World Power remains silent as Prachanda-Madhav faction seeks support
KATHMANDU: Speaking to the international media on Tuesday, Chairman of the divided CPN (Dahal-Nepal) party Pushpa Kamal Dahal ‘Prachanda’ sought the support of the international community on the issue of dissolution of the parliament. Claiming that Prime Minister KP Sharma Oli’s move threatened democracy, he said international support was needed to protect it.
“We urge the international community, including the major democratic countries and our neighbours, to speak out against Oli’s move,” he said.
From Prachanda’s statement, it can be understood that he is seeking the support of the international community against the dissolution of Parliament.
Both sides of the CPN had directly and indirectly been pressuring the Supreme Court for a decision in their favour. However, Prachanda has taken a step forward trying to draw the attention of the international community into Nepal’s internal affairs.
The international community is almost silent on Nepal’s recent political developments. India and China, the two most interested neighbours in Nepal, also consider it an internal matter of Nepal. When the CPN dispute reached its climax, China had tried to settle it till the end. India, on the other hand, has been accused of trying to turn one side against the other. However, after the split of the CPN, both India and China have remained silent.
India was the first country to respond after the dissolution of Parliament. Speaking at a regular press conference in New Delhi on December 24, Anurag Srivastava, spokesperson for the Indian Ministry of External Affairs, said that India was closely monitoring the political developments in Nepal and that making decisions in a democratic manner was an “internal matter” of Nepal.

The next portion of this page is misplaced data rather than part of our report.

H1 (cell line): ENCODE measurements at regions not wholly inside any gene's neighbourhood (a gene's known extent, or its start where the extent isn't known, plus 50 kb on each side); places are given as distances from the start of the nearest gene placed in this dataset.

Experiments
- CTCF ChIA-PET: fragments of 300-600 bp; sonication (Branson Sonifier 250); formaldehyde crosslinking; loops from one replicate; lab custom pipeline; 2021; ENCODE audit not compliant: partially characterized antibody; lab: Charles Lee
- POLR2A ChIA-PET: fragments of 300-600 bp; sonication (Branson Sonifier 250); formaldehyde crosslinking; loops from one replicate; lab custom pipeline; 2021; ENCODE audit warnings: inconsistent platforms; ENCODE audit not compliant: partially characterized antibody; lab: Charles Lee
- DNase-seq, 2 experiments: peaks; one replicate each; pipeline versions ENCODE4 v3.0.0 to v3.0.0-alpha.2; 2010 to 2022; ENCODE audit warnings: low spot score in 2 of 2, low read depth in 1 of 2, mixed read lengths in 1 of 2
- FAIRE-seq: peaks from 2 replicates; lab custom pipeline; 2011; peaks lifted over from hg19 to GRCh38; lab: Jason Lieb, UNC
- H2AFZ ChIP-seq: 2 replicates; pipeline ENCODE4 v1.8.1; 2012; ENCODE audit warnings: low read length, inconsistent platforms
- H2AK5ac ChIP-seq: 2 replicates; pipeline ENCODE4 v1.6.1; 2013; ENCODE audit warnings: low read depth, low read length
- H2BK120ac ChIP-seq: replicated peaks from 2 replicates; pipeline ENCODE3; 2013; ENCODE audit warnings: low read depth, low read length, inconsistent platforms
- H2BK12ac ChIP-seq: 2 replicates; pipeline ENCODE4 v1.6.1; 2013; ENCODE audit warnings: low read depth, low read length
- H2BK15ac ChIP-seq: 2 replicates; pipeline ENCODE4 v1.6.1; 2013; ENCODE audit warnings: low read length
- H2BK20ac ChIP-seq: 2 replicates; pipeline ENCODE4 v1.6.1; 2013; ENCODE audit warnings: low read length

‘As a close neighbour and a benefactor, India has always stood for peace, prosperity and development in Nepal. India’s support to Nepal will be regular ‘, Srivastava explained.
When US Ambassador Randy Berry interacted with a Nepali journalist on February 1, he sought feedback on the dissolution of parliament. He said it was too early to speak as the matter was pending in the court.
“The United States has always stood by democratic institutions. Sometimes these processes can take some time to take shape. It is because we believe in the process,” said Ambassador. Berry has repeatedly responded that the issue of dissolution of parliament will be decided by a court.
He said that the split of the CPN and the internal strife within it would not be included in any country’s foreign policy. He remarked that political divisions and conflicts were part of the democratic process. He stated, “This is not our business.”
A special delegation from the Foreign Ministry of China, which landed in Kathmandu at the end of December after the split of the CPN, had suggested meeting the two groups of the CPN to maintain unity. Last year, Foreign Minister of China, Wang Yi expressed interest in Nepal’s political developments during a telephone conversation with his Nepalese counterpart Pradip Kumar Gyawali.
In a statement issued by the Foreign Ministry of China on February 5, following talks between the two foreign ministers, Foreign Minister Yi said his country would not interfere in other countries’ internal affairs and would support the path of development desired by the Nepali people.
EU Ambassador Nona Deprez told some media representatives on February 8 that she believed the Supreme Court would resolve Nepal’s political crisis.